On DirecTV’s first-quarter call, Carey alluded to distributor-content benefits when asked if the satellite company would be interested in acquiring a network.

“My general view, they all seem to be premium-priced,” Carey said. “I’ve said it before, I think content and distribution — there are values, there are synergies and values — you can create. … We’d be selective and opportunistic.”

Janco Partners analyst April Horace said that long-term, it does not make sense to have separate “securities out there” for DirecTV and the Liberty Entertainment Group, the tracking stock that holds Liberty Media’s interest in DirecTV, Starz, GSN and the regional sports channels.

Horace said that she thinks Malone “wants to be very much strategically involved” in DirecTV, and Jamie Townsend, an analyst for JRPG Investment Research, also predicted that Malone and Liberty Media will not be mere passive investors.

“I guess almost by definition his role is going to be more active: How active that is, is much harder to say,” Townsend said. “Clearly, they’re going to have something to say about where the business goes, otherwise, they wouldn’t have made the investment they’ve made.”

Others believe it’s too soon to try to gauge Malone’s plans for DirecTV.

“It’s too early to opine on what he’s doing there,” said Jimmy Schaeffler, chairman of The Carmel Group, which has consulted for DirecTV and Dish Network.

But Schaeffler added, “When all is said and done, it fits what I know of Dr. Malone that he will become more deeply invested, or his companies will be more deeply invested, in DirecTV.”

Last summer Carey renewed his DirecTV contract until the end of 2010, but Schaeffler still believes that despite Carey’s success at the satellite provider, it’s inevitable that Malone will bring his own executive in, someone who understands the Liberty Media companies and how to make DirecTV fit in with them.

“He’s [Carey] a News Corp. guy; he doesn’t understand Liberty,” Schaeffler said.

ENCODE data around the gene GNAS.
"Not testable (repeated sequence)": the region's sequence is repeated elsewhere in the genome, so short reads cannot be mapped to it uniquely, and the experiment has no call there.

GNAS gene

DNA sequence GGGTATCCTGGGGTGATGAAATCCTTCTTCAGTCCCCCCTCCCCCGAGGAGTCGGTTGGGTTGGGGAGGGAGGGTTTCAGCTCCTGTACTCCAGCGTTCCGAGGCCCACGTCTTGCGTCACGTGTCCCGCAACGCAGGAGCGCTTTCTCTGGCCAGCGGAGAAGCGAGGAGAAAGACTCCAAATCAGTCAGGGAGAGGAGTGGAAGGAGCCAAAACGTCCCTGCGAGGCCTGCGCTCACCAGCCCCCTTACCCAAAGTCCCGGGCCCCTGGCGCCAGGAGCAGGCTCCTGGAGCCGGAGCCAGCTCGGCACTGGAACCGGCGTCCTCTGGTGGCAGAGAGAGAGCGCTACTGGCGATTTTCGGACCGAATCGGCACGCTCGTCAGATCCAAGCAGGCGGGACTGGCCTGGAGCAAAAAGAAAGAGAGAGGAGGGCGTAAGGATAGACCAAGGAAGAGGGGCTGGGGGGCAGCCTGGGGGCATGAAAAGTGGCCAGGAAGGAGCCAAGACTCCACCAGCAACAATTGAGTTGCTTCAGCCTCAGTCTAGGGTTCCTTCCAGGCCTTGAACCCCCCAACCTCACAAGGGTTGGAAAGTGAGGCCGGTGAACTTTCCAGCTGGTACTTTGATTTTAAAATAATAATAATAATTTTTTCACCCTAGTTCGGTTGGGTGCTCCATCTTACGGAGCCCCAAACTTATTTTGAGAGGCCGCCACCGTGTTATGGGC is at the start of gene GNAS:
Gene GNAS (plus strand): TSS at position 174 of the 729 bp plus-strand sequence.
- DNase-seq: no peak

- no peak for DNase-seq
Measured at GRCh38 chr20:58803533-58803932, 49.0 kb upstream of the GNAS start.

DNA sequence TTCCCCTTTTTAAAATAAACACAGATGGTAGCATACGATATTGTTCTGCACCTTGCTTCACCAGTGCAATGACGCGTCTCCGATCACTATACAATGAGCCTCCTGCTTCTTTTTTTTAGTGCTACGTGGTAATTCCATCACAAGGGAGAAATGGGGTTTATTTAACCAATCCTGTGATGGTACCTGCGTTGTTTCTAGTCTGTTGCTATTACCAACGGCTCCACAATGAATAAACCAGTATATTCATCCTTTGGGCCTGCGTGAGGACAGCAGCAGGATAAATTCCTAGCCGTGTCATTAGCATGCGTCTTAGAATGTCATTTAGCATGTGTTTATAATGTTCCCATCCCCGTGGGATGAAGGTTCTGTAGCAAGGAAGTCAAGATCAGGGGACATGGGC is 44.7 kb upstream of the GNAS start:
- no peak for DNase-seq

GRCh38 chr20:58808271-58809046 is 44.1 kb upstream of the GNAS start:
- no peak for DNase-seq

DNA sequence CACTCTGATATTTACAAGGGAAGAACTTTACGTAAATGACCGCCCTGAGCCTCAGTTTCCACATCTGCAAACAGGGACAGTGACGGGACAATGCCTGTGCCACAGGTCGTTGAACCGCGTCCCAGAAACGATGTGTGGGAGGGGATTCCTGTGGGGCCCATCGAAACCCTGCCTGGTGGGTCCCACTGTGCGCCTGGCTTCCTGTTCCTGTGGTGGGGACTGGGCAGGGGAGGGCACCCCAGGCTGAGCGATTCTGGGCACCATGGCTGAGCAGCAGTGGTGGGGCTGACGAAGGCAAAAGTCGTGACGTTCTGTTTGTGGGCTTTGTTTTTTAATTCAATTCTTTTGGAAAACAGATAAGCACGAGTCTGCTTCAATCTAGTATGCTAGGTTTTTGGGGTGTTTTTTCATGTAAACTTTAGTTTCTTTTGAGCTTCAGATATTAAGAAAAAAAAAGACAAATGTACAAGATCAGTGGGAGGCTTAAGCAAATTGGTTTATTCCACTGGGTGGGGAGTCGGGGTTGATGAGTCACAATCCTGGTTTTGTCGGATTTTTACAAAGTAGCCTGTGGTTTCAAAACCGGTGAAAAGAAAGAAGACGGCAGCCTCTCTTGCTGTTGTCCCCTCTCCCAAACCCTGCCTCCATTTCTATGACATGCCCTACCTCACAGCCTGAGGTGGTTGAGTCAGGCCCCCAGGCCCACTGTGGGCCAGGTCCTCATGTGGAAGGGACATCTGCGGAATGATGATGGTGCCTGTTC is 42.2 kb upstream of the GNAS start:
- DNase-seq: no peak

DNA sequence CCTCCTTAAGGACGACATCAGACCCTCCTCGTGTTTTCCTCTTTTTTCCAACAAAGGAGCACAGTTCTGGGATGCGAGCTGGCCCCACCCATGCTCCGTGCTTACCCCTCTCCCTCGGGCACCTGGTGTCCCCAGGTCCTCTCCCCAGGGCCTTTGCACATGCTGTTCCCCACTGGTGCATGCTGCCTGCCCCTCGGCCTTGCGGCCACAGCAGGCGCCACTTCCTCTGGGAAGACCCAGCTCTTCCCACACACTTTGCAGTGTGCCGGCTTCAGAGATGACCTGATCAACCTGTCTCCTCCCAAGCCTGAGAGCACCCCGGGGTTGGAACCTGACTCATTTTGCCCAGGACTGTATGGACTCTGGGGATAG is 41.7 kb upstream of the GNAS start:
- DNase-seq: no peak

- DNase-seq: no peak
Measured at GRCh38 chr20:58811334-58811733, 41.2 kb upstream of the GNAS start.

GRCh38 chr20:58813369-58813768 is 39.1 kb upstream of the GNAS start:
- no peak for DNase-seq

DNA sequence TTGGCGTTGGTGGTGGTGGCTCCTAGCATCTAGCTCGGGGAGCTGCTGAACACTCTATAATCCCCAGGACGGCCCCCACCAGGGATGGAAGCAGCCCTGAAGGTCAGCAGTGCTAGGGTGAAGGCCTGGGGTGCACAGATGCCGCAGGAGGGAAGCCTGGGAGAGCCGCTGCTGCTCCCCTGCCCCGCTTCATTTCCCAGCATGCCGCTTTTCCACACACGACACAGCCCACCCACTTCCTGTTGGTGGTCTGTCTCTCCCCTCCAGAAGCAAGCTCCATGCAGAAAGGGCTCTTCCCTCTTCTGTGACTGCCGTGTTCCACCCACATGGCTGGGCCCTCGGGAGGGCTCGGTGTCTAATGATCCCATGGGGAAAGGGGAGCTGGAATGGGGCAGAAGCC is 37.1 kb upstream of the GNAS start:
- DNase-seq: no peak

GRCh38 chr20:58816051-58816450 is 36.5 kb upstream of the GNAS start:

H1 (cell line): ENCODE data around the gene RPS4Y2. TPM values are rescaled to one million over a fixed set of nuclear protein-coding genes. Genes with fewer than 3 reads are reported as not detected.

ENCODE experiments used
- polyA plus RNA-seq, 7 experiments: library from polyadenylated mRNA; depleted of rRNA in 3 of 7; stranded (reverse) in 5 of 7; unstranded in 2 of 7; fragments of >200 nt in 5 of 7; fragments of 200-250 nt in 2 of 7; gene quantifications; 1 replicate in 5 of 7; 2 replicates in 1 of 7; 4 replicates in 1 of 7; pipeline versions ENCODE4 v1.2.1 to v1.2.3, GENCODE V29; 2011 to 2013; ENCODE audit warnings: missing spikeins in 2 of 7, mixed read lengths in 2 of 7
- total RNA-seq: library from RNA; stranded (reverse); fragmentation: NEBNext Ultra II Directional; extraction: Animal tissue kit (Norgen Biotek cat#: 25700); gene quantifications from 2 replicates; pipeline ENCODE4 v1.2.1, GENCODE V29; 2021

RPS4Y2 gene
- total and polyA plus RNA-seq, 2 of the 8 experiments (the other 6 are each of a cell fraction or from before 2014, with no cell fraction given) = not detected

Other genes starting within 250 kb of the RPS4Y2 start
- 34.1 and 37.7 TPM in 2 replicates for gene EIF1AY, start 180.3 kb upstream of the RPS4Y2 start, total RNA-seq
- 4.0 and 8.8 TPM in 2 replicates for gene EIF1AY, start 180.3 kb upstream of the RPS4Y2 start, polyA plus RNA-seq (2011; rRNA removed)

DirecTV has made its gains, in large part, by positioning itself as a premiere programming provider, with a big emphasis on HDTV. It now has 95 national HD networks and local HD in 77 markets, and will have capacity for 150 HD networks and local HD in 100 markets by year-end.


Cable, on the other hand, has had its own triple play and video on demand to tout as a differentiator against satellite.

“That’s [HDTV] kind of a battle that’s been fought and we won,” DirecTV executive vice president of content strategy and development Derek Chang said.

“What we’ve always been about is highlighting our content overall,” Chang said. “We’ve created a premium brand for content. Customers know if they want the best content, they come to DirecTV.”

In terms of original content, Chang cited DirecTV striking a deal last month to partner with NBC on a third season of Friday Night Lights, which will initially air on DirecTV and then the Peacock Network.

Dish Network’s HDTV offerings, particularly in local markets, are lagging behind DirecTV.

Dish Network suffered a setback this year when a satellite, AMC-14, it was going to use to expand its HD offerings failed to reach its orbit and was declared a total loss.

Dish Network has downplayed the impact, saying its HDTV plans are still on target.

But on the first-quarter call, Ergen conceded that the AMC-14 problems had forced Dish Network “to rejigger an awful lot of stuff, to move things around,” in order to launch its latest round of national HD networks, which include Sci Fi HD and Bravo HD.

“But we were able to do that, so we have a very competitive HD offering in the marketplace,” said Ergen, who then promptly dropped 15 Voom networks, bringing his HD channel count back down.

A number of analysts believe that long term, the AMC-14 malfunction will slow down some of Dish’s HDTV plans.

“We expect DirecTV to continue to show good growth, recognizing some of the economic crosswinds that are out there affecting everybody,” Townsend said. “We’re less comfortable that Dish may be able to reverse their recent trends, partially because their HD offering continues to fall short of what DTV has, and they also failed with the satellite launch that took place in March.”


Some analysts also believe Ergen will continue to look for acquisitions like Sling Media. Last year EchoStar was an unsuccessful bidder for Intelsat, the world’s largest fixed satellite provider; it reportedly unsuccessfully bid for Ion Media Networks; and was approached by MySpace co-founder Brad Greenspan about jointly bidding for Dow Jones & Co.

EchoStar could be a seller. The long-speculated AT&T acquisition of Dish Network is still possible, some say.

“It certainly makes some sense, and we continue to think it’s a possibility,” Townsend said.

But Schaeffler just doesn’t see Ergen, who he said is still passionate about the business, selling this year.

“He’s a young man,” Schaeffler said. “He’s in his mid-50s. He loves what he does. He’s got children coming up. … Charlie eats, sleeps and breathes this stuff.”